Editor’s Note: The following excerpt is adapted from Rupert Darwall’s new book Green Tyranny: Exposing the Totalitarian Roots of The Climate Industrial Complex. It appears here with permission.
Solitude many men have sought, and been reconciled to: but nobody that has the least thought or sense of a man about him, can live in society under the constant dislike and ill opinion of his familiars, and those he converses with.
— John Locke, 1690
In August 2014, the Pew Research Center, an offshoot of the Pew Charitable Trusts, published the results of a survey on people’s willingness to discuss contentious issues on social-media platforms like Facebook and Twitter. “An informed citizenry depends on people’s exposure to information on important political issues and on their willingness to discuss these issues with those around them,” Pew explained. If people thought friends and followers on social media disagreed with them, they were less likely to share their views, the survey showed. “It has long been established that when people are surrounded by those who are likely to disagree with their opinion, they are more likely to self-censor.” These findings confirmed a major insight of pre-Internet-era communication studies: the tendency of people not to voice their opinions when they sense that their view is not widely shared. The report’s authors, led by Keith Hampton of Rutgers University, wrote, “This tendency is called the ‘spiral of silence.’”
The Spiral of Silence, published in 1984, was written by Elisabeth Noelle-Neumann, West Germany’s foremost pollster. There was more to Noelle-Neumann. As the first sentence of her Times obituary put it, Noelle-Neumann moved from working as “a Nazi propagandist to become the grande dame of opinion polling in post-war Germany.” A cell leader of the Nazi student organization in Munich, she met Hitler at Berchtesgaden. “She found him sympathetic, lively and engaging.” Thanks to a scholarship from Joseph Goebbels’s Reich Ministry of Public Enlightenment and Propaganda, she went to the University of Missouri to study journalism. Her 1940 doctoral thesis on George Gallup’s polling techniques brought her to Goebbels’s notice, and he gave her a job writing for Das Reich. “To reach into the darkness to find the Jew who is hiding behind the Chicago Daily News is like sticking your hand into a wasp’s nest,” she wrote in June 1941. Dismissed a year later, she distanced herself from the Nazi regime, and after the war she and her husband, also an alumnus of Goebbels’s propaganda ministry, established the Allensbach Institute. Turned down by the SPD, Allensbach’s services were offered to the CDU. She was soon having tea with Konrad Adenauer, West Germany’s first chancellor.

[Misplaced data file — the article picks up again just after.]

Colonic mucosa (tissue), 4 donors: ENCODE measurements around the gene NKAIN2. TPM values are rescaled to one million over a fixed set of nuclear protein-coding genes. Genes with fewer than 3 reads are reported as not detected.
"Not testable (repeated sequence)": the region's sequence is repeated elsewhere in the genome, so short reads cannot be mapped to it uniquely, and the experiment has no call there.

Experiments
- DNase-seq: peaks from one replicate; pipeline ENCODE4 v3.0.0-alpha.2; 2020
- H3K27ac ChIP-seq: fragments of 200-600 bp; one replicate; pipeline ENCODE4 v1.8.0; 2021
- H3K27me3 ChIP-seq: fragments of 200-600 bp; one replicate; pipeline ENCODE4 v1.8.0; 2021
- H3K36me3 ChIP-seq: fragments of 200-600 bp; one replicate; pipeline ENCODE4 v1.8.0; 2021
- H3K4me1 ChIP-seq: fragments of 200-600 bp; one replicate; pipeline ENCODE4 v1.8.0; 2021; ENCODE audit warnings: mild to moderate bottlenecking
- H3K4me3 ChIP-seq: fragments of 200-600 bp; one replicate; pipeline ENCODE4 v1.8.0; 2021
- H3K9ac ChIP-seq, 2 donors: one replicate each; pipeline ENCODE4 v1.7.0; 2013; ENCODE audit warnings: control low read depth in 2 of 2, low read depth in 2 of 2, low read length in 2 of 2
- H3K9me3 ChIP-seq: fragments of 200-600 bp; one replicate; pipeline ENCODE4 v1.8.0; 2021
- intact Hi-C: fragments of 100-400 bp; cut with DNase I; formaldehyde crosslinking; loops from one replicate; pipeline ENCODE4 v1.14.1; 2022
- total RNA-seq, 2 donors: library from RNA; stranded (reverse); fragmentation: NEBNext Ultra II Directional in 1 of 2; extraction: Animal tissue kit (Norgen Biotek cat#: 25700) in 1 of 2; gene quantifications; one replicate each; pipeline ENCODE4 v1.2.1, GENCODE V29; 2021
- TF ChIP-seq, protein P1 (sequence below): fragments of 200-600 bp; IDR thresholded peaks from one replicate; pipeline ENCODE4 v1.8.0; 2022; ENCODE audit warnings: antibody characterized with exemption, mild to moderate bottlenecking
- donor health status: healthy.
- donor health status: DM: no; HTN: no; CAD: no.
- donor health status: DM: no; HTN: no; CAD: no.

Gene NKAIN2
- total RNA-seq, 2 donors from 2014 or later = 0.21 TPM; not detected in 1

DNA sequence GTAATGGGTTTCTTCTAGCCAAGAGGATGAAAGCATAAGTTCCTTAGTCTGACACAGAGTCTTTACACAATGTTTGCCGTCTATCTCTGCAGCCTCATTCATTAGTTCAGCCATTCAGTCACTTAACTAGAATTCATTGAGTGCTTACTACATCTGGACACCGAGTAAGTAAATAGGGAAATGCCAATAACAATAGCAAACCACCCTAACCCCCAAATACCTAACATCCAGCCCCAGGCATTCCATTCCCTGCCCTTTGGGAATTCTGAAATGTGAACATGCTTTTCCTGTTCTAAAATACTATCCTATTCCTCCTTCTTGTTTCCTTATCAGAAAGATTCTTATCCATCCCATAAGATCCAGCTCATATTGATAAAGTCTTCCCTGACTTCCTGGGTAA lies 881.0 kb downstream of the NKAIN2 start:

The intuition that had led her to the spiral of silence lay outside opinion polls. “The fear of isolation seems to be the force that sets the spiral of silence in motion,” she wrote. Historians, political philosophers, and other thinkers provided corroboration. Alexis de Tocqueville had written in 1856 that people “dread isolation more than error.” The quotations at the head of this chapter appeared in a lecture given by Noelle-Neumann just two months after the 1965 election. People can be on uncomfortable or even dangerous ground when the climate of opinion runs counter to their views. “When people attempt to avoid isolation, they are not responding hyper-sensitively to trivialities; these are existential issues that can involve real hazards,” she wrote in The Spiral of Silence. It could be proved
that even when people see plainly that something is wrong, they will keep quiet if public opinion (opinions and behavior that can be exhibited in public without fear of isolation) and, hence, the consensus as to what constitutes good taste and the morally correct opinion speaks against them.
Evidence came from surveys designed to simulate the threat of social isolation. Respondents were asked questions designed to reveal their willingness to engage in a discussion on a contentious topic with a fellow traveler on a train journey.
One can see how, as the spiral of silence runs its course, the standpoint that it is unconscionable to smoke in the presence of non-smokers can become dominant to the point where it is impossible for a smoker publicly to take the opposite position. . . . What is being expressed here is quite evidently a cumulative effect; step by step, through hostile responses of the environment, one becomes unnerved.
Train journeys had featured in earlier surveys of German public opinion. Nor was it the first time that Noelle-Neumann had written about opinions expressed on train journeys. The Sicherheitsdienst (SD), the Nazi party’s internal-security service, monitored German public opinion and devised innovative methods to overcome Germans’ fear of speaking frankly to strangers. These included sending trained interviewers on long train trips. The surveys were treated as highly sensitive and kept within an extremely tight circle. There are no known links between Noelle-Neumann and the SD, Christopher Simpson, professor of journalism at American University, wrote in a 1996 paper, but at least five of her articles in Das Reich derived entirely or in part from anonymous interviews on train rides across Germany and coincided with the SD’s top-secret train-carriage interviews.